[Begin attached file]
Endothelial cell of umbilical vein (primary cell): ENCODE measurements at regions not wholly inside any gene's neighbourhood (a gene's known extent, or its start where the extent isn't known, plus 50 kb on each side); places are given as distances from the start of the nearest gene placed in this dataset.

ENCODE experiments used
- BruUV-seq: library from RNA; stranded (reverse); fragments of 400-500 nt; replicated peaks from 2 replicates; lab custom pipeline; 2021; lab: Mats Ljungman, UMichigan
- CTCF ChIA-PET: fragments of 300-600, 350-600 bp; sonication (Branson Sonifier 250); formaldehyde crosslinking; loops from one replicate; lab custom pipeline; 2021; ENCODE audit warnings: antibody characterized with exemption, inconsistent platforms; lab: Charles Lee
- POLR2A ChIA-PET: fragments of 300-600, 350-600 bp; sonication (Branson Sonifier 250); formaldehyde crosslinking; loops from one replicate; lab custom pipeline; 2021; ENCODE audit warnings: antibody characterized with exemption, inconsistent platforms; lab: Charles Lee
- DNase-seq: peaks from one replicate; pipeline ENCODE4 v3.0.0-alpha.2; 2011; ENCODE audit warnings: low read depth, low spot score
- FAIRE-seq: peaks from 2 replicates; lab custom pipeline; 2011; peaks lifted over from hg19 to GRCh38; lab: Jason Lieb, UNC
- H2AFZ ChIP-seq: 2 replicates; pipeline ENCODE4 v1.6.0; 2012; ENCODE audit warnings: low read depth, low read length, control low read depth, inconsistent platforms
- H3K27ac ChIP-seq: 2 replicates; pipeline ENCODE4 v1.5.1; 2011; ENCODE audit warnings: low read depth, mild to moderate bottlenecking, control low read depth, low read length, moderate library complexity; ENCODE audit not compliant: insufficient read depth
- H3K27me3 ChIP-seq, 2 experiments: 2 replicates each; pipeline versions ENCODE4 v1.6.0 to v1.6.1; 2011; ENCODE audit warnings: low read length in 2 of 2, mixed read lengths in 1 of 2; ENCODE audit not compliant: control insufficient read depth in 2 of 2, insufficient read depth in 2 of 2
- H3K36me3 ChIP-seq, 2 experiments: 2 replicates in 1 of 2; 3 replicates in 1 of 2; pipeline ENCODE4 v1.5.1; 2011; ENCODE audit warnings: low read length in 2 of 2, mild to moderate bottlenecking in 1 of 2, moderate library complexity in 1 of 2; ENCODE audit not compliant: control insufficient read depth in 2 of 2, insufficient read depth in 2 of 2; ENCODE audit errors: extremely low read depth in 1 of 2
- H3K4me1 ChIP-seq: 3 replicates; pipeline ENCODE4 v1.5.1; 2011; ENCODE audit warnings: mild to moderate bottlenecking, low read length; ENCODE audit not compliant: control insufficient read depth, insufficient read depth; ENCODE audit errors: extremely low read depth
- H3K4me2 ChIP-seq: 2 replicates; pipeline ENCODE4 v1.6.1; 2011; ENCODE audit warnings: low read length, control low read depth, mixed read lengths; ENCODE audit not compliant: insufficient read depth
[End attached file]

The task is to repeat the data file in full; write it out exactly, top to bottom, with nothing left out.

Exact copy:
Endothelial cell of umbilical vein (primary cell): ENCODE measurements at regions not wholly inside any gene's neighbourhood (a gene's known extent, or its start where the extent isn't known, plus 50 kb on each side); places are given as distances from the start of the nearest gene placed in this dataset.

ENCODE experiments used
- BruUV-seq: library from RNA; stranded (reverse); fragments of 400-500 nt; replicated peaks from 2 replicates; lab custom pipeline; 2021; lab: Mats Ljungman, UMichigan
- CTCF ChIA-PET: fragments of 300-600, 350-600 bp; sonication (Branson Sonifier 250); formaldehyde crosslinking; loops from one replicate; lab custom pipeline; 2021; ENCODE audit warnings: antibody characterized with exemption, inconsistent platforms; lab: Charles Lee
- POLR2A ChIA-PET: fragments of 300-600, 350-600 bp; sonication (Branson Sonifier 250); formaldehyde crosslinking; loops from one replicate; lab custom pipeline; 2021; ENCODE audit warnings: antibody characterized with exemption, inconsistent platforms; lab: Charles Lee
- DNase-seq: peaks from one replicate; pipeline ENCODE4 v3.0.0-alpha.2; 2011; ENCODE audit warnings: low read depth, low spot score
- FAIRE-seq: peaks from 2 replicates; lab custom pipeline; 2011; peaks lifted over from hg19 to GRCh38; lab: Jason Lieb, UNC
- H2AFZ ChIP-seq: 2 replicates; pipeline ENCODE4 v1.6.0; 2012; ENCODE audit warnings: low read depth, low read length, control low read depth, inconsistent platforms
- H3K27ac ChIP-seq: 2 replicates; pipeline ENCODE4 v1.5.1; 2011; ENCODE audit warnings: low read depth, mild to moderate bottlenecking, control low read depth, low read length, moderate library complexity; ENCODE audit not compliant: insufficient read depth
- H3K27me3 ChIP-seq, 2 experiments: 2 replicates each; pipeline versions ENCODE4 v1.6.0 to v1.6.1; 2011; ENCODE audit warnings: low read length in 2 of 2, mixed read lengths in 1 of 2; ENCODE audit not compliant: control insufficient read depth in 2 of 2, insufficient read depth in 2 of 2
- H3K36me3 ChIP-seq, 2 experiments: 2 replicates in 1 of 2; 3 replicates in 1 of 2; pipeline ENCODE4 v1.5.1; 2011; ENCODE audit warnings: low read length in 2 of 2, mild to moderate bottlenecking in 1 of 2, moderate library complexity in 1 of 2; ENCODE audit not compliant: control insufficient read depth in 2 of 2, insufficient read depth in 2 of 2; ENCODE audit errors: extremely low read depth in 1 of 2
- H3K4me1 ChIP-seq: 3 replicates; pipeline ENCODE4 v1.5.1; 2011; ENCODE audit warnings: mild to moderate bottlenecking, low read length; ENCODE audit not compliant: control insufficient read depth, insufficient read depth; ENCODE audit errors: extremely low read depth
- H3K4me2 ChIP-seq: 2 replicates; pipeline ENCODE4 v1.6.1; 2011; ENCODE audit warnings: low read length, control low read depth, mixed read lengths; ENCODE audit not compliant: insufficient read depth